The Sitter's tale: James MacMillan
What it's like to have your portrait painted: the Scottish composer finds his love of football reflected in one of Calum Colvin's extraordinary 3-D creations
Sunday 05 September 1999
Once the set was created, he somehow managed to paint my portrait on to it. Then he photographed the whole thing. It's an incredible feat, and there's something strangely alluring about it. There's a window in the set, which is where my forehead is, and through the window you can see a photograph of me. The whole is a complex image which evokes a lot of the priorities in my life, and gradually you are drawn into it. It's been a revelation. When my father saw it he remarked on my eyes - they were just like my mother's.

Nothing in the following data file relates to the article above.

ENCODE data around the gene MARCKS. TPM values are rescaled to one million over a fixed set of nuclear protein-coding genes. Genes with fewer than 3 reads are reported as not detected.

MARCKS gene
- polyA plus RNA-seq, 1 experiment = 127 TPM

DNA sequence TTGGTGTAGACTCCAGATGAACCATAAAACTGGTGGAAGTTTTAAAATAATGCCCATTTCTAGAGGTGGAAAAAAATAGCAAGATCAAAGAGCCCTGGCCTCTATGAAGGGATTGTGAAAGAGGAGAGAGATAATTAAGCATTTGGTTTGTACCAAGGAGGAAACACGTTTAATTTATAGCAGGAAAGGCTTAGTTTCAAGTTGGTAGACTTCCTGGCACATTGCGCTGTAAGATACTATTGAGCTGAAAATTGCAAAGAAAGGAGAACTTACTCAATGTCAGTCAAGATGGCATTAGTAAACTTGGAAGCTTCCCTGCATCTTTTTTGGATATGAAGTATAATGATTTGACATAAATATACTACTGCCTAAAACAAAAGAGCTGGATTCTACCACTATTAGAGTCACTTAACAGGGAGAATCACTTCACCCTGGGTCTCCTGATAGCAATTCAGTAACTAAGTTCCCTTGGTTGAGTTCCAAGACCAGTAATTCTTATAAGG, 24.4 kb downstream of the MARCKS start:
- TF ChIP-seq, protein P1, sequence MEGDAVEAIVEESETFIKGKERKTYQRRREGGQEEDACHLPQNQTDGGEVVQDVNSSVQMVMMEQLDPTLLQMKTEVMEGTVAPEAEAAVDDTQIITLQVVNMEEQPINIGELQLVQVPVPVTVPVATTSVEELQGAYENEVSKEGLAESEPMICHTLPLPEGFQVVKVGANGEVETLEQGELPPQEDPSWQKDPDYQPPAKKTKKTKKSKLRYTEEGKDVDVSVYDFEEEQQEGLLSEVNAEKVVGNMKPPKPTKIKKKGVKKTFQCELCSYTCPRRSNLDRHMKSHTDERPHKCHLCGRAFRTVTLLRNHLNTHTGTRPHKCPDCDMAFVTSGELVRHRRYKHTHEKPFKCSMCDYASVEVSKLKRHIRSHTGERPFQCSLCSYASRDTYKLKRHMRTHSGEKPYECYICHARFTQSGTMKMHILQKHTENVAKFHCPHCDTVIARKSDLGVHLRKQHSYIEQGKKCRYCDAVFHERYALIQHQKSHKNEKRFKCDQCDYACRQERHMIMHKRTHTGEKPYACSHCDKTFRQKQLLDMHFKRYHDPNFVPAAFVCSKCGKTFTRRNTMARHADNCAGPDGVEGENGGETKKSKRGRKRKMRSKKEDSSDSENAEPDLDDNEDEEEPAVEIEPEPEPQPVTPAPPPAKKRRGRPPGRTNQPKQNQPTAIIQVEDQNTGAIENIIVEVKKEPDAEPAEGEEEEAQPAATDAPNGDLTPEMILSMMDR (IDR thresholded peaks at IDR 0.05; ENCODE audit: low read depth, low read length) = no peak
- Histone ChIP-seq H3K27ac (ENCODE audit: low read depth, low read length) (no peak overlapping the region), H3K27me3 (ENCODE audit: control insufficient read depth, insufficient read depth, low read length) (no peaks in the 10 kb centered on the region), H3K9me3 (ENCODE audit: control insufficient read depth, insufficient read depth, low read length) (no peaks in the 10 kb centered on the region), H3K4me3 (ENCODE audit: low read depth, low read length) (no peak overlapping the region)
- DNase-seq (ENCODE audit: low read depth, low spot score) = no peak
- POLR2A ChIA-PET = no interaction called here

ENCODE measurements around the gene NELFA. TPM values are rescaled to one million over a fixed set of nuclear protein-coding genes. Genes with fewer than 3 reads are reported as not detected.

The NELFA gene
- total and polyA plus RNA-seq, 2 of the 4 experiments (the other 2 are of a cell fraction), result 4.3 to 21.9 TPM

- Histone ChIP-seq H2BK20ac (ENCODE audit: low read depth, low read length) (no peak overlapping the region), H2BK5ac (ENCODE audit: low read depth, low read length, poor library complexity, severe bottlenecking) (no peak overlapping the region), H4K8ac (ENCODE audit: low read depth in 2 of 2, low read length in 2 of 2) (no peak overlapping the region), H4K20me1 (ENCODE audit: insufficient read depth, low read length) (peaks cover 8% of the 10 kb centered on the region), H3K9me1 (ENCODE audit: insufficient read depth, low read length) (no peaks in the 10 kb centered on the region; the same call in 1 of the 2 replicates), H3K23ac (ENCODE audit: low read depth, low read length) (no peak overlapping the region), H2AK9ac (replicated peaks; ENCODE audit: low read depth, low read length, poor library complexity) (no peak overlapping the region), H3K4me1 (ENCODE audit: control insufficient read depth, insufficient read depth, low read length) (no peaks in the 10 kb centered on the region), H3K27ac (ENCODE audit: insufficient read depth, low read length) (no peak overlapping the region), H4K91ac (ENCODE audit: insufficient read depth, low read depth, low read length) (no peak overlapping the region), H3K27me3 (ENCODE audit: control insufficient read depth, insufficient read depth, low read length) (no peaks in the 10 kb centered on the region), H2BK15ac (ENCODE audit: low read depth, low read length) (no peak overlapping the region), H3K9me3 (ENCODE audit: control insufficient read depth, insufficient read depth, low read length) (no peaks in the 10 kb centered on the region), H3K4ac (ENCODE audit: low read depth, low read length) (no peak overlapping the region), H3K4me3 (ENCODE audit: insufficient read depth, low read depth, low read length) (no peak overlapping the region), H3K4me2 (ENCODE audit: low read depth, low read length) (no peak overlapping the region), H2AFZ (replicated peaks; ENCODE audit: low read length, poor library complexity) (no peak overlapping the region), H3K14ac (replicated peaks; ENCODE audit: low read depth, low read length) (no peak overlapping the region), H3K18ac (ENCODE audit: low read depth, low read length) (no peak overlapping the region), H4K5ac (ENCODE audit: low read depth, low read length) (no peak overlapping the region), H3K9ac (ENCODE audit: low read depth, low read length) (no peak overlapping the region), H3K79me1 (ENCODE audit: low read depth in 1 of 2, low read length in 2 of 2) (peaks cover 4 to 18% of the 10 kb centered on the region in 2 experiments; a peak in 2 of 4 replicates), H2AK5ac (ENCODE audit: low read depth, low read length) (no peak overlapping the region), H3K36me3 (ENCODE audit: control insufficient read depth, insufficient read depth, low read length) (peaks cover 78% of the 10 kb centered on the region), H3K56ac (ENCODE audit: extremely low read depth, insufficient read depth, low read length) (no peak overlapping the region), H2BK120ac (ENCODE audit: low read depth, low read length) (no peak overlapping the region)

The portrait was used on the cover of the programme for my opera Ines de Castro when it was premiered at Scottish Opera in 1996. The opera was dedicated to the memory of Sir Alexander Gibson, and Lady Gibson unveiled the portrait at the Scottish National Portrait Gallery. There was a fanfare played that I'd composed. It was a lovely occasion.
INTERVIEW BY ANDREW MACPHERSON
James MacMillan's 'Quickening', a setting of poems by Michael Symmons Roberts for choir and orchestra, has its world premiere at the Proms this evening.
Calum Colvin's 1996 portrait hangs in the Scottish National Portrait Gallery, Edinburgh (0131 624 6200)
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